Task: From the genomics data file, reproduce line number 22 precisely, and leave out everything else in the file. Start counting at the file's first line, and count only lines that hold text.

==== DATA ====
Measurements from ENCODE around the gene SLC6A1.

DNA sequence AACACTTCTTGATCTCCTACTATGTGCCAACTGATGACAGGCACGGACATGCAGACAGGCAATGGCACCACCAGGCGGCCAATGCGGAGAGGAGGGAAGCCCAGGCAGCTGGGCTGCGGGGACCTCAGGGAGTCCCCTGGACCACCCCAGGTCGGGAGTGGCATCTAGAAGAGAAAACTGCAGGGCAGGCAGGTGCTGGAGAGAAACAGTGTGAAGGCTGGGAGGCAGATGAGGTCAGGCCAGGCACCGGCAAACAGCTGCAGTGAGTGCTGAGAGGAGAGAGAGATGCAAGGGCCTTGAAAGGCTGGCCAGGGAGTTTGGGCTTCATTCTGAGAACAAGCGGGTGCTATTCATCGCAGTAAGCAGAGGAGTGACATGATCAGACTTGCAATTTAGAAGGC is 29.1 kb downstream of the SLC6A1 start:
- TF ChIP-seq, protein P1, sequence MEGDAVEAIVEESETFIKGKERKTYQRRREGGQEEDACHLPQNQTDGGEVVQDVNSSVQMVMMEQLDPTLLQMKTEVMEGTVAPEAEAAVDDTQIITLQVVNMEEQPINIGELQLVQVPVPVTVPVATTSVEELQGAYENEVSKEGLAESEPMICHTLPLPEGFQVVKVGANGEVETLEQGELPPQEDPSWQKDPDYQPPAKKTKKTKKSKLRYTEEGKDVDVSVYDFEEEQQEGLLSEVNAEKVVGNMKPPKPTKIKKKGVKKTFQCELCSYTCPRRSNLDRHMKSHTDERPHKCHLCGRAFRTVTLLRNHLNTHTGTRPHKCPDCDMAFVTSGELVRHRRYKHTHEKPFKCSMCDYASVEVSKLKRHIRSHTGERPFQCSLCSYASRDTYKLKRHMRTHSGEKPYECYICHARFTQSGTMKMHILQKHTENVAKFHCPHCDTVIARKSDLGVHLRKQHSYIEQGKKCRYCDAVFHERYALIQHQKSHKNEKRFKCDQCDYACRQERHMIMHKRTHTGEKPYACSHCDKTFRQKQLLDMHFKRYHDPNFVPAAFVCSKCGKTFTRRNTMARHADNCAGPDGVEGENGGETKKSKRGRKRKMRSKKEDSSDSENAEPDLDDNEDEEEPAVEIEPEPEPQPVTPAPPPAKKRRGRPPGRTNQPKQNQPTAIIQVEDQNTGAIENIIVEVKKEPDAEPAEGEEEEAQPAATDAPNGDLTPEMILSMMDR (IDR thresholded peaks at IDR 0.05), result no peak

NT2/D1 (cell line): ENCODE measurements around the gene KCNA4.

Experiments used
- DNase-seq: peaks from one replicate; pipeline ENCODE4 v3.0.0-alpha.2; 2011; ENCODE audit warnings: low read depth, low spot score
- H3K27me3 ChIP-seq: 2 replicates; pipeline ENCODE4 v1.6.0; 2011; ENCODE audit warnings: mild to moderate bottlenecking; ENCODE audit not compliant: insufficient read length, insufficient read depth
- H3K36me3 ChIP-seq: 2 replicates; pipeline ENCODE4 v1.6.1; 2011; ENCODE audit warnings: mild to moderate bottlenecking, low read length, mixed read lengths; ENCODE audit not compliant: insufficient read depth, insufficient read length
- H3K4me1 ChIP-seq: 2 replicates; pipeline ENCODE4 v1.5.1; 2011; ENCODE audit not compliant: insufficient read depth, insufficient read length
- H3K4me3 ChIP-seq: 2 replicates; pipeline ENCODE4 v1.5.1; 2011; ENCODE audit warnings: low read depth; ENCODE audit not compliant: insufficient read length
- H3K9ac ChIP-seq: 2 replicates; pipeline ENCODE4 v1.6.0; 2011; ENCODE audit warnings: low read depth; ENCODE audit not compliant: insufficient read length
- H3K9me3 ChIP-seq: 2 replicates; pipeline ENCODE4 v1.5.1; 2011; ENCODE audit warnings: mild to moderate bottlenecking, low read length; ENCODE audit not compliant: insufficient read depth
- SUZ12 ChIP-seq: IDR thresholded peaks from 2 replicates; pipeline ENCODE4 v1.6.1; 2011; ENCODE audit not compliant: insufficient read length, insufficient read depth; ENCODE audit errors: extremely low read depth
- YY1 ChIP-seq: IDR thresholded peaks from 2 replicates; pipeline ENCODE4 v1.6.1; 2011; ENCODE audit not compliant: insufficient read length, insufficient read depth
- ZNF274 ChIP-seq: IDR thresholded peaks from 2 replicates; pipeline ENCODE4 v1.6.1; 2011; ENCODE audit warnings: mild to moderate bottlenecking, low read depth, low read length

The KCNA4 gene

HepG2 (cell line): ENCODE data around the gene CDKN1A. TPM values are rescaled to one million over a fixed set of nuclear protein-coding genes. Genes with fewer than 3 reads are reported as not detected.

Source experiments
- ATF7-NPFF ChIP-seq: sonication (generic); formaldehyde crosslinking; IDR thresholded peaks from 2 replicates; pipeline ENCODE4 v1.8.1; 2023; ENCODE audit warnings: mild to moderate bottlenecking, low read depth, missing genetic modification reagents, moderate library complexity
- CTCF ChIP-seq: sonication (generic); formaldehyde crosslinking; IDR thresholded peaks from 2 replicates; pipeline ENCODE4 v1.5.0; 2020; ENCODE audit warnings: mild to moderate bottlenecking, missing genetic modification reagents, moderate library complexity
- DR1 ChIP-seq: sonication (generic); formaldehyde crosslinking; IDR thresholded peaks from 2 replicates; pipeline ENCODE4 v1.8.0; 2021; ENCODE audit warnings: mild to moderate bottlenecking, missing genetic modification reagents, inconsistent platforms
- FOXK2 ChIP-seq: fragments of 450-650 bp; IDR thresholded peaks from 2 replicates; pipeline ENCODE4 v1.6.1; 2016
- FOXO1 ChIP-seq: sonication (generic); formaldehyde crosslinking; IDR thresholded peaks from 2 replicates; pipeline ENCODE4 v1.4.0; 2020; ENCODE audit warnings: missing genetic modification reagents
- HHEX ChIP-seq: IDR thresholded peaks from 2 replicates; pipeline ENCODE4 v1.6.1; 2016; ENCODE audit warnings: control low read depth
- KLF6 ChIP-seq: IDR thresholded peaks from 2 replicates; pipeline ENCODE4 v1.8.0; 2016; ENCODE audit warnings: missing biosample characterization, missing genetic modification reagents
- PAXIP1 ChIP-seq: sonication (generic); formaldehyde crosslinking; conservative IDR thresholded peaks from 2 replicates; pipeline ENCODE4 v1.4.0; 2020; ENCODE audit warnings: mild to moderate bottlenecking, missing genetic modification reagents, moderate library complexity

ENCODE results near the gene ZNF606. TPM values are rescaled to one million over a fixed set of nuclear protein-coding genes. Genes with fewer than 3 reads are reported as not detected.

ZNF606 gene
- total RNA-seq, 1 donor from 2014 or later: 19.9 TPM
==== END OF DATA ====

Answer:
- FOXK2 ChIP-seq: fragments of 450-650 bp; IDR thresholded peaks from 2 replicates; pipeline ENCODE4 v1.6.1; 2016